In any case, we were shooting in the shade. You have probably heard that it is better to do that than shoot in direct sun. I agree most times. At the very least, it is certainly easier lighting to work with due to the lack of shadows. Despite being easy to work with, many times the light can be pretty flat in the shade. To bring a little bit of extra directional light into these images that does not have a color cast, I used a small flash that I fired into a 4' x 5' white reflector that my senior's dad held up for me. The idea was to create a large light source that could illuminate not only my senior but also the car. You can see how there is a subtle contrast from right to left in the image caused by this extra light. It was not so strong to dramatically change the lighting, but it was noticeable. I like it a little better.

Posing with the car

Cars offer lots of opportunities for composition. They can be used as either a background/foreground element or frame. The latter is best done by actually sitting in the car and shooting through windows and typically looks best with some extra light added from the exterior. In this session, we stayed out of the car. That way that luscious red exterior was able to shine.

I could tell that my senior was super proud of showing off his car. He dove right into the session giving me GQ caliber looks. I had him position himself in the center of the car, standing as well as sitting. The symmetry mattered and made all of the difference. I also had him pop open a door and shot across the hood using the "V" of the door as a frame for his face. Having him look off into the distance without a smile sealed this as a strong masculine shot. He nailed it.

Also, because I am always after some variety in the images I deliver, we got some smiles going. To get authentic smiles, I find it best to do something that usually gets them to chuckle. The best technique I have found is to ask them something that makes them pause at the ridiculousness of it. That might be by asking them a question that has nothing to do with anything or give them a story that they should act out. haha. We usually have a good laugh.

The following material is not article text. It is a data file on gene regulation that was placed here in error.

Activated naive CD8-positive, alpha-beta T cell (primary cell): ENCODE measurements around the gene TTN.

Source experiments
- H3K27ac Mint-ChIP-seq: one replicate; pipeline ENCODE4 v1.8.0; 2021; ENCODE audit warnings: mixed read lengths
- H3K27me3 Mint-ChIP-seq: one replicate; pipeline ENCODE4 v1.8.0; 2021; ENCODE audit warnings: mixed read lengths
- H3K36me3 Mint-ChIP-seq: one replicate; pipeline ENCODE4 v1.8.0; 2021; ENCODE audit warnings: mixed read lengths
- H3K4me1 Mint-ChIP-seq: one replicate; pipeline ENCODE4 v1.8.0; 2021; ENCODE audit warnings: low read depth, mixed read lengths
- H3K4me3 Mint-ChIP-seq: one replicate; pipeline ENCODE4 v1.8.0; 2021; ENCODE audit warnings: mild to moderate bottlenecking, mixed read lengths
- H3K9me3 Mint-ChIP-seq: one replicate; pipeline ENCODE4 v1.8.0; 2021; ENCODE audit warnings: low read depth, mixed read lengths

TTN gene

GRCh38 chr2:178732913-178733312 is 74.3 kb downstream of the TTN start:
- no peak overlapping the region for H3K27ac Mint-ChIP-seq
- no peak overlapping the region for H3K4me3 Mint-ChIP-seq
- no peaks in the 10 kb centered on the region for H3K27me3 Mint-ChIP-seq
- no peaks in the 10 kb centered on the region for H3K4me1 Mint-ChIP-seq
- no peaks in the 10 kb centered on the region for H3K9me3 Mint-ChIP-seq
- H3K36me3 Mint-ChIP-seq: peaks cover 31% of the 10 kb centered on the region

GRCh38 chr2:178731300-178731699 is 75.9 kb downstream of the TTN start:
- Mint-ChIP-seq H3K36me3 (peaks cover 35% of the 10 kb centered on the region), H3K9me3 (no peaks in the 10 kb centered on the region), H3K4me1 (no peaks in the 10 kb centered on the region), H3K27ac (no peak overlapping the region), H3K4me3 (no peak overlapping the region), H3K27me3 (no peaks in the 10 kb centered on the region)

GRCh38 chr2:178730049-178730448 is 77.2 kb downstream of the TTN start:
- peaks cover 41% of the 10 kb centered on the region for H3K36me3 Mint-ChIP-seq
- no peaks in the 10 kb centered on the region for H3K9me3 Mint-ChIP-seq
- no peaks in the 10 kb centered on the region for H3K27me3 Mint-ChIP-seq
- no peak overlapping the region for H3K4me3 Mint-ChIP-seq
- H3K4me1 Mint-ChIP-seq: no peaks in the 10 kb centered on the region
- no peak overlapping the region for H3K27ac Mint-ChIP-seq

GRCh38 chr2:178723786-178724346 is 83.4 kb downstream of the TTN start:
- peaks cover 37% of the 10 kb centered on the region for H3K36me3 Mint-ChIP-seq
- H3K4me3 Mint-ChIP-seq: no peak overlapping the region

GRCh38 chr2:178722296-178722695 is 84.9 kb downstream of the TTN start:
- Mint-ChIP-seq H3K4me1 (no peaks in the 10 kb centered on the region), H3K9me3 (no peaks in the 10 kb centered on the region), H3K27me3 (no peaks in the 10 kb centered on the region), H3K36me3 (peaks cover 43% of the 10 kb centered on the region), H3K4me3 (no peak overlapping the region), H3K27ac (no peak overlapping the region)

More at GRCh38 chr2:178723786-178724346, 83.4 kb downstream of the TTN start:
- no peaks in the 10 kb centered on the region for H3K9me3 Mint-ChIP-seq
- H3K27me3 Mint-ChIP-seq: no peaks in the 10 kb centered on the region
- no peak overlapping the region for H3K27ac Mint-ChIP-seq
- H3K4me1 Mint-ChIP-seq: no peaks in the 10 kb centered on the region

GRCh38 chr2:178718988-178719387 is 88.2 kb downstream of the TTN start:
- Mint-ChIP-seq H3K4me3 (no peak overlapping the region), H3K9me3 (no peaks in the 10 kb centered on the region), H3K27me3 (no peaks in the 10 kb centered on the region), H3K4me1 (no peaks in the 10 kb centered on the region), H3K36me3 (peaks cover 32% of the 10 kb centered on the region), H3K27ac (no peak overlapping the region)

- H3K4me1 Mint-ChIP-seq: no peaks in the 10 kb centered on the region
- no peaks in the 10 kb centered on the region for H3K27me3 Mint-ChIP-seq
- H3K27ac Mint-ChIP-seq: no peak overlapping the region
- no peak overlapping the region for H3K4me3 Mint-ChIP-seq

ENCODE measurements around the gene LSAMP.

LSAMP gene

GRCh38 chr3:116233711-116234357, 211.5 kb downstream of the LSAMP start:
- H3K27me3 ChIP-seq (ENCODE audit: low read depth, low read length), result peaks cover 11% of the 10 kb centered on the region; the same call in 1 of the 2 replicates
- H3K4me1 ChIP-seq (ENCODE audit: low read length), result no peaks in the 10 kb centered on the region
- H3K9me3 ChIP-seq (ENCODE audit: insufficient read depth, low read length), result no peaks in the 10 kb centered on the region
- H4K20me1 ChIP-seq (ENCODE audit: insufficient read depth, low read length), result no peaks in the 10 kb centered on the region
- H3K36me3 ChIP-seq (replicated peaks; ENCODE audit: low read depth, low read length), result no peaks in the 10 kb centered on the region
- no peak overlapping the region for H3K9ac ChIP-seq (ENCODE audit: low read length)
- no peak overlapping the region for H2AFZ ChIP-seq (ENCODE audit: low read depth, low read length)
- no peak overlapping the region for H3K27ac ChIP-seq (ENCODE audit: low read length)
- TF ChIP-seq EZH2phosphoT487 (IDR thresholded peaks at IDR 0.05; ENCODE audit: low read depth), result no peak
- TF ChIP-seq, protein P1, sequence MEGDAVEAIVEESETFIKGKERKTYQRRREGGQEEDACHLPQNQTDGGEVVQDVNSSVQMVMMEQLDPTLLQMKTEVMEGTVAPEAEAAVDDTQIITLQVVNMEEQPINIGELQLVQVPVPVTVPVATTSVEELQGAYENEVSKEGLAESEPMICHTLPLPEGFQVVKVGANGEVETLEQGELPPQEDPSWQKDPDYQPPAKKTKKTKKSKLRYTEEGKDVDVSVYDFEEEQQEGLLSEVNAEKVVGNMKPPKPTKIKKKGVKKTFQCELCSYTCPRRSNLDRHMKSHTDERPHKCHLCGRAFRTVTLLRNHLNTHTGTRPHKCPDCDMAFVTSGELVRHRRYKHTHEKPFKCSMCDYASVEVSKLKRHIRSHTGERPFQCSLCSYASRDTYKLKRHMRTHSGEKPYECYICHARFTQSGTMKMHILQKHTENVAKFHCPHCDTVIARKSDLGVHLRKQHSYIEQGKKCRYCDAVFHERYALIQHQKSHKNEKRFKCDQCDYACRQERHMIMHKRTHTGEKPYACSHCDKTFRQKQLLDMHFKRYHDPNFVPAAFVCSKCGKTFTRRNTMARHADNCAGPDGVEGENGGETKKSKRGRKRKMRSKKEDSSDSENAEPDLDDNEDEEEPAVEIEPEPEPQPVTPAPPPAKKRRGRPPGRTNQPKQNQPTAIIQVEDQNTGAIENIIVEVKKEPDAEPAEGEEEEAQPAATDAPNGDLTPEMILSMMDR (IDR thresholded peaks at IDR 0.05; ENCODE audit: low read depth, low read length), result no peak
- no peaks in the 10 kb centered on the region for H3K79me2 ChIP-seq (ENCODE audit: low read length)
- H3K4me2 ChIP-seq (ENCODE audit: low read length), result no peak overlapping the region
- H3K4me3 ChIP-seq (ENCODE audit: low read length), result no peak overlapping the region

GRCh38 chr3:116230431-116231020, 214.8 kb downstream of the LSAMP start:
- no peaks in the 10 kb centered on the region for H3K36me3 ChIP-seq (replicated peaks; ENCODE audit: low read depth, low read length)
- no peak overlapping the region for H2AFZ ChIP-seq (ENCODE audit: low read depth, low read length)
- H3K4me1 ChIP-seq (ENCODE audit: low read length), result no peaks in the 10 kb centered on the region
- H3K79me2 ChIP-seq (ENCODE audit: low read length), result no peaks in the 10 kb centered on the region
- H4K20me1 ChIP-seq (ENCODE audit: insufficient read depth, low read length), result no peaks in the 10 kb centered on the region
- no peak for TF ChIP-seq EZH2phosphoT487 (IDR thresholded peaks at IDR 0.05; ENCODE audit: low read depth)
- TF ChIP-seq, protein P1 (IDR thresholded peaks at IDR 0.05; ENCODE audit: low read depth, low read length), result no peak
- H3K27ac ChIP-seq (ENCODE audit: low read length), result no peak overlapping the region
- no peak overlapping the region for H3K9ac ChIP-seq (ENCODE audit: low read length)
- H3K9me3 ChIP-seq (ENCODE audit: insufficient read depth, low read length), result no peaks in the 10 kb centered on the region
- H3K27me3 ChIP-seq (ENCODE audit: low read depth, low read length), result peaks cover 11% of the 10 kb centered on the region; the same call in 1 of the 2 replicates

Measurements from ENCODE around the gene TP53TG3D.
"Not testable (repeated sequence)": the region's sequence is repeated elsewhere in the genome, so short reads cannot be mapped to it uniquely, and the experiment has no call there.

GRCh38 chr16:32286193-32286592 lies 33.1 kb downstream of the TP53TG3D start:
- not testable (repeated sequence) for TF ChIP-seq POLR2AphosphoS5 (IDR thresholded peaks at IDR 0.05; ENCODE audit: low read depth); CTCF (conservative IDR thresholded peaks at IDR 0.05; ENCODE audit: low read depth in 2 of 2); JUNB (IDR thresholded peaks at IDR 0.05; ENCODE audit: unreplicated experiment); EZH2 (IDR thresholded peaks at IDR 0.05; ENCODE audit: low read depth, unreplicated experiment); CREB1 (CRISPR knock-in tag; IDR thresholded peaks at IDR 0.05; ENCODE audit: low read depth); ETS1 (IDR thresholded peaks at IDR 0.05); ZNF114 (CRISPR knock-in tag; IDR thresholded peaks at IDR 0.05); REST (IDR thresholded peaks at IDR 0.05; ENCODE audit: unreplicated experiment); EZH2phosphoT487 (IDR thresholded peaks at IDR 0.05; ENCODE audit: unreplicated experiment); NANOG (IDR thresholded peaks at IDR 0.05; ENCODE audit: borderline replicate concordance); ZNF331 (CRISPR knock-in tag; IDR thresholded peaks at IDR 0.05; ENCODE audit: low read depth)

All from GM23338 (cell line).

And some other classics...

In the beginning, I told you that besides a car, my senior for this session was also interested in soccer. There is a soccer ball included as a prop in one of the images above. We couldn't let this session get away without some soccer specific shots. We also captured some nice clean portraits, because I like giving my clients variety.

Without requiring the car anymore, we headed to a location beside a big field. The sun was starting to set, creating gorgeous golden light on the forest in the backdrop. I changed to using a reflective umbrella with my flash and stuck it just out of frame. Doing so creates great soft lighting that makes just about everyone look great. This guy didn't need the help of good lighting, but I was happy to make sure that this wasn't a subpar snap that you would get haphazardly with a smartphone.

More stories to come...

If you stuck with me to this point, kudos to you! I have lots more stories and pictures to share, so stay tuned for future senior story posts! Also, if you know someone who has a class of 2022-2023 senior, please have them reach out. I am booking for next year and I would love to provide you with images that you will cherish for years to come. And while I am doing a public service announcement, please know that I do all kinds of different sessions besides seniors. I can cover your wedding, capture maternity, personal branding, family, engagement, etc. You name it! You can always reach me through my website contact page.

Have a great rest of your day and until next time!